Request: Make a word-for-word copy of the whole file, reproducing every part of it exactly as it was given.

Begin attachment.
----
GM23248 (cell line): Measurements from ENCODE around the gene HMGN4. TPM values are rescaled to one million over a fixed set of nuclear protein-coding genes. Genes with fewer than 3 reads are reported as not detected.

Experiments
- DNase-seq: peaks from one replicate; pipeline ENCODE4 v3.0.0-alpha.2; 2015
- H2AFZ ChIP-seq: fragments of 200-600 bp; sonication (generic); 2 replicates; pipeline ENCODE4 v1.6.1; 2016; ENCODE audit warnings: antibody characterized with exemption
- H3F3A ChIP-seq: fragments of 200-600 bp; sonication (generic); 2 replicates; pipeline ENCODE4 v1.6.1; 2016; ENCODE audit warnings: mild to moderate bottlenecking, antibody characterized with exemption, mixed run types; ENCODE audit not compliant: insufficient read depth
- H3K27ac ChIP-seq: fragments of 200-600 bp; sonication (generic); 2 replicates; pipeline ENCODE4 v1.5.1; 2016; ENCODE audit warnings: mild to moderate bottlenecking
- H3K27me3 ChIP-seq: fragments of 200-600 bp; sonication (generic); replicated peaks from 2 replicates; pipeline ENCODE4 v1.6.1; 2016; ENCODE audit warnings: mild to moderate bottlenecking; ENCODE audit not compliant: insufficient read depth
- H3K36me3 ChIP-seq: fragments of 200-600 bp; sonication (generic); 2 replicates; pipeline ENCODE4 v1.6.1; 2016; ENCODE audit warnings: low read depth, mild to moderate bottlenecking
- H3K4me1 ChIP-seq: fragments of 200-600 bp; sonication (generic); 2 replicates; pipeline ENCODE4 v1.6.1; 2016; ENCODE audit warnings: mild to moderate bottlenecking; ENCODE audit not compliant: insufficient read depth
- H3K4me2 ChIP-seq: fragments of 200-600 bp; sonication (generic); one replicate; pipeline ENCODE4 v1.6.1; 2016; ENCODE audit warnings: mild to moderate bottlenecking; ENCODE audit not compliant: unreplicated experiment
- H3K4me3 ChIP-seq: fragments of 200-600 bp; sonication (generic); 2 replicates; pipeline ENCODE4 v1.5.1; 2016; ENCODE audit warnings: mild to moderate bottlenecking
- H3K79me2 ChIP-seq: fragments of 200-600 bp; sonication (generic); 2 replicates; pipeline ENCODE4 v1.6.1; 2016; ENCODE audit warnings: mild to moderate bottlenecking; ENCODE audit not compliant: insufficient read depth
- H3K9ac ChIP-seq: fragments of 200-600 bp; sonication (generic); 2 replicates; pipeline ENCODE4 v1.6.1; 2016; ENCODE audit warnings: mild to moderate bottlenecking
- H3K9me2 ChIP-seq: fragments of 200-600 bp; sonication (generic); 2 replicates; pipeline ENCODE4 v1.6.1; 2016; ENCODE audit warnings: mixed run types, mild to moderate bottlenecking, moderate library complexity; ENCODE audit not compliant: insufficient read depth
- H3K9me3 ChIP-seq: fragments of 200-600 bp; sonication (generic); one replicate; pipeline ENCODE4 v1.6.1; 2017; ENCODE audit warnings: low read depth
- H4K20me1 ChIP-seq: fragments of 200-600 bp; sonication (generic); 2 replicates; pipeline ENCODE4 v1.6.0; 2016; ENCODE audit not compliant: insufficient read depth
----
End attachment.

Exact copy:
GM23248 (cell line): Measurements from ENCODE around the gene HMGN4. TPM values are rescaled to one million over a fixed set of nuclear protein-coding genes. Genes with fewer than 3 reads are reported as not detected.

Experiments
- DNase-seq: peaks from one replicate; pipeline ENCODE4 v3.0.0-alpha.2; 2015
- H2AFZ ChIP-seq: fragments of 200-600 bp; sonication (generic); 2 replicates; pipeline ENCODE4 v1.6.1; 2016; ENCODE audit warnings: antibody characterized with exemption
- H3F3A ChIP-seq: fragments of 200-600 bp; sonication (generic); 2 replicates; pipeline ENCODE4 v1.6.1; 2016; ENCODE audit warnings: mild to moderate bottlenecking, antibody characterized with exemption, mixed run types; ENCODE audit not compliant: insufficient read depth
- H3K27ac ChIP-seq: fragments of 200-600 bp; sonication (generic); 2 replicates; pipeline ENCODE4 v1.5.1; 2016; ENCODE audit warnings: mild to moderate bottlenecking
- H3K27me3 ChIP-seq: fragments of 200-600 bp; sonication (generic); replicated peaks from 2 replicates; pipeline ENCODE4 v1.6.1; 2016; ENCODE audit warnings: mild to moderate bottlenecking; ENCODE audit not compliant: insufficient read depth
- H3K36me3 ChIP-seq: fragments of 200-600 bp; sonication (generic); 2 replicates; pipeline ENCODE4 v1.6.1; 2016; ENCODE audit warnings: low read depth, mild to moderate bottlenecking
- H3K4me1 ChIP-seq: fragments of 200-600 bp; sonication (generic); 2 replicates; pipeline ENCODE4 v1.6.1; 2016; ENCODE audit warnings: mild to moderate bottlenecking; ENCODE audit not compliant: insufficient read depth
- H3K4me2 ChIP-seq: fragments of 200-600 bp; sonication (generic); one replicate; pipeline ENCODE4 v1.6.1; 2016; ENCODE audit warnings: mild to moderate bottlenecking; ENCODE audit not compliant: unreplicated experiment
- H3K4me3 ChIP-seq: fragments of 200-600 bp; sonication (generic); 2 replicates; pipeline ENCODE4 v1.5.1; 2016; ENCODE audit warnings: mild to moderate bottlenecking
- H3K79me2 ChIP-seq: fragments of 200-600 bp; sonication (generic); 2 replicates; pipeline ENCODE4 v1.6.1; 2016; ENCODE audit warnings: mild to moderate bottlenecking; ENCODE audit not compliant: insufficient read depth
- H3K9ac ChIP-seq: fragments of 200-600 bp; sonication (generic); 2 replicates; pipeline ENCODE4 v1.6.1; 2016; ENCODE audit warnings: mild to moderate bottlenecking
- H3K9me2 ChIP-seq: fragments of 200-600 bp; sonication (generic); 2 replicates; pipeline ENCODE4 v1.6.1; 2016; ENCODE audit warnings: mixed run types, mild to moderate bottlenecking, moderate library complexity; ENCODE audit not compliant: insufficient read depth
- H3K9me3 ChIP-seq: fragments of 200-600 bp; sonication (generic); one replicate; pipeline ENCODE4 v1.6.1; 2017; ENCODE audit warnings: low read depth
- H4K20me1 ChIP-seq: fragments of 200-600 bp; sonication (generic); 2 replicates; pipeline ENCODE4 v1.6.0; 2016; ENCODE audit not compliant: insufficient read depth